In scientific research, a descriptive correlational method refers to a type of study in which information is collected without making any changes to the study subject. This means that the experimenter cannot directly interact with the environment in which she is studying in a way that would cause any changes related to the experiment. These types of studies are also sometimes known as observational studies.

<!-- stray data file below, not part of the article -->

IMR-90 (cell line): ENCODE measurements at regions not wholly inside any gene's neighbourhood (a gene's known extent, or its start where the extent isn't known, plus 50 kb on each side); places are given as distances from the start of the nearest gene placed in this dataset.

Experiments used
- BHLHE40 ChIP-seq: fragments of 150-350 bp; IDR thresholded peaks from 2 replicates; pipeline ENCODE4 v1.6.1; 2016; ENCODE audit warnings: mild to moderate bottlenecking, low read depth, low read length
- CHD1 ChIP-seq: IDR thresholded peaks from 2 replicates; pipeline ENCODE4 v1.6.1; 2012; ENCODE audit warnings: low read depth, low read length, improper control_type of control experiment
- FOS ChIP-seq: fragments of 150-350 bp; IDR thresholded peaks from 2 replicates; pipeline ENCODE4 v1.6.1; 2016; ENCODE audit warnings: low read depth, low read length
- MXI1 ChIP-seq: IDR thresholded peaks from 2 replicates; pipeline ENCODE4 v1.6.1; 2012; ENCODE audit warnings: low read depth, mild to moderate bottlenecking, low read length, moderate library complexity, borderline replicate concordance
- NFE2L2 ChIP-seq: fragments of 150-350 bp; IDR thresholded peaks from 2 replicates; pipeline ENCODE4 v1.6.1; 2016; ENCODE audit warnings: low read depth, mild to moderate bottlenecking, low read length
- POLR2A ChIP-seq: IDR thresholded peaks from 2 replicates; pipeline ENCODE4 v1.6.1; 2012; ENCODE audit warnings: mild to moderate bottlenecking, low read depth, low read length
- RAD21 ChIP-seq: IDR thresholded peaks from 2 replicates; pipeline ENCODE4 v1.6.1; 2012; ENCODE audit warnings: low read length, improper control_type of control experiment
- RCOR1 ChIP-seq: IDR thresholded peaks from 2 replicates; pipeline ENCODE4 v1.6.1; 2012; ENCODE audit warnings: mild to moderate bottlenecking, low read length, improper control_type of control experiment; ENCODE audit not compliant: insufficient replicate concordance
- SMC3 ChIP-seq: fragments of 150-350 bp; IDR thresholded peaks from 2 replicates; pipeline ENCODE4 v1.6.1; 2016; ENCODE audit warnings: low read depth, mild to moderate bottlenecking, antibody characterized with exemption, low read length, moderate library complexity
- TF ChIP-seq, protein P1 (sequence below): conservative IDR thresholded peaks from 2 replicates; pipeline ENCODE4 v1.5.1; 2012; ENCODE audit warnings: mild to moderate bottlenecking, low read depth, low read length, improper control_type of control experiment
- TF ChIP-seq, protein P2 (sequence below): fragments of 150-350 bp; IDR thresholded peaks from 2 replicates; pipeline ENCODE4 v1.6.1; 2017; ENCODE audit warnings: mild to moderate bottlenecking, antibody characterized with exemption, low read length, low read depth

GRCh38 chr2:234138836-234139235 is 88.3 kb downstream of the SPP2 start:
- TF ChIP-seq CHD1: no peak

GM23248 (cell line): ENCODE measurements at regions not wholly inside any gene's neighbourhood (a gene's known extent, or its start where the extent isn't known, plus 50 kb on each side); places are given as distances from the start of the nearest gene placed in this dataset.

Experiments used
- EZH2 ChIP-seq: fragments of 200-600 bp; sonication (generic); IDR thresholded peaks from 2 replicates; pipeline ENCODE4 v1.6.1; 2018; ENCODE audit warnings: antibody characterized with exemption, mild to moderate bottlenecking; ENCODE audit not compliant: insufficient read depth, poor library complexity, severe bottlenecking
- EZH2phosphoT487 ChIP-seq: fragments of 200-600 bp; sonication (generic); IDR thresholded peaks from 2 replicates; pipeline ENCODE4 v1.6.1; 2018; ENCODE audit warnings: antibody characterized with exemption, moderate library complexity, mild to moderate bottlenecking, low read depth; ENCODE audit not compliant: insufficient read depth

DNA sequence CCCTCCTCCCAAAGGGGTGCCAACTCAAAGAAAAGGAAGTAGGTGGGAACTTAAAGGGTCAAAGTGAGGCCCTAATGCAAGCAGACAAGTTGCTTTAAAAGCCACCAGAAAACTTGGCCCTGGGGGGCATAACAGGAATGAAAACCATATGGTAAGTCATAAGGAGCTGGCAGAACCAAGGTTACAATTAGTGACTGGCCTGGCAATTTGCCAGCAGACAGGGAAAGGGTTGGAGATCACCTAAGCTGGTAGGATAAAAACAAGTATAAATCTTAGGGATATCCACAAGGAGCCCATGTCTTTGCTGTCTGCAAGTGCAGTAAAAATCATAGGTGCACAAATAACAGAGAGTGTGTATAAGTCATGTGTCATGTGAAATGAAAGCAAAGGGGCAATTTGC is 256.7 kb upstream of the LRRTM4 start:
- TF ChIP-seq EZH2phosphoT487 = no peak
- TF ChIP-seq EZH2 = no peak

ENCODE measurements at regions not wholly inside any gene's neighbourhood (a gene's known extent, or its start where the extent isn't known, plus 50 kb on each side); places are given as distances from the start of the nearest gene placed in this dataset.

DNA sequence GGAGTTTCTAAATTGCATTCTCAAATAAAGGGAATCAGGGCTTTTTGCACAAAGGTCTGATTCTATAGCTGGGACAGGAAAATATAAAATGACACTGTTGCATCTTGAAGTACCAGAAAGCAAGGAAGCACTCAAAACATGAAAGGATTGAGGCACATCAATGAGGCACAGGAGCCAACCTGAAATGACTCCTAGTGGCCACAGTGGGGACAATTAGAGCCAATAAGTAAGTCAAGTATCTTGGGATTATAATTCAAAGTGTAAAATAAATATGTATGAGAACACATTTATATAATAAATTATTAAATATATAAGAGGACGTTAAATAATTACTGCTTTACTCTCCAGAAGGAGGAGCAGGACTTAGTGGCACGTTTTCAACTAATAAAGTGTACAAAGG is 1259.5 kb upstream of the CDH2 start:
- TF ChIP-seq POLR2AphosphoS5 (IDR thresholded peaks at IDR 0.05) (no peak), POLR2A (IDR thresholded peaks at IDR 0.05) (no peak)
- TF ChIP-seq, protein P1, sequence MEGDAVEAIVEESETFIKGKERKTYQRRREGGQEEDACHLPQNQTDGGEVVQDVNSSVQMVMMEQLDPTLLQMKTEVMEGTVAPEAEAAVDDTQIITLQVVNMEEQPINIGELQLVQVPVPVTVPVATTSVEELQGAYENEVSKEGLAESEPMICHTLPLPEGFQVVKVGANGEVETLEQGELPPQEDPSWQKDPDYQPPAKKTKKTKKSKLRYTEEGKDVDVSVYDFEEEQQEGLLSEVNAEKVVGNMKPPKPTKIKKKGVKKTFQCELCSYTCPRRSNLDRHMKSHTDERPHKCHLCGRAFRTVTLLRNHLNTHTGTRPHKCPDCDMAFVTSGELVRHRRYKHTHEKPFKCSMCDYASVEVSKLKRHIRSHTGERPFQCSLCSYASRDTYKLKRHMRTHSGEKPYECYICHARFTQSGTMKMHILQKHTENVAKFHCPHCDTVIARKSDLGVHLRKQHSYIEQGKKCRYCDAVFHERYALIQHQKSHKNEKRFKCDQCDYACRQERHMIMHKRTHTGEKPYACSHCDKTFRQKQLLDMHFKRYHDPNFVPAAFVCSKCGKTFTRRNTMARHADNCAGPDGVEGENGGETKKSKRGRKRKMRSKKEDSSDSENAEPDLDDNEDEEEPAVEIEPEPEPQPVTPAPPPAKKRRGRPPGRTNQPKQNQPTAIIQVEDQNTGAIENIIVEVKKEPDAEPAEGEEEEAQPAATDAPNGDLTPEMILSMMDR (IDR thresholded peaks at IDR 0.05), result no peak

All descriptive correlational method studies have the same basic property of avoiding any direct changes in the environment of the study. However, there are a number of different types of descriptive correlational methods that each perform research in a slightly different way. Some scientists and researchers prefer to meet with a group of people one time and ask them questions. This is called a cross-sectional study, and as long as the scientists do not change the behavior of the people they are interacting with, it is a descriptive correlational study. Some researchers prefer to keep track of people over time. This is called a longitudinal study. In these cases, behavior must remain unchanged, but the subjects are often brought back in for further questions. Descriptive studies generally use surveys or other methods of data collection that rely on existing records.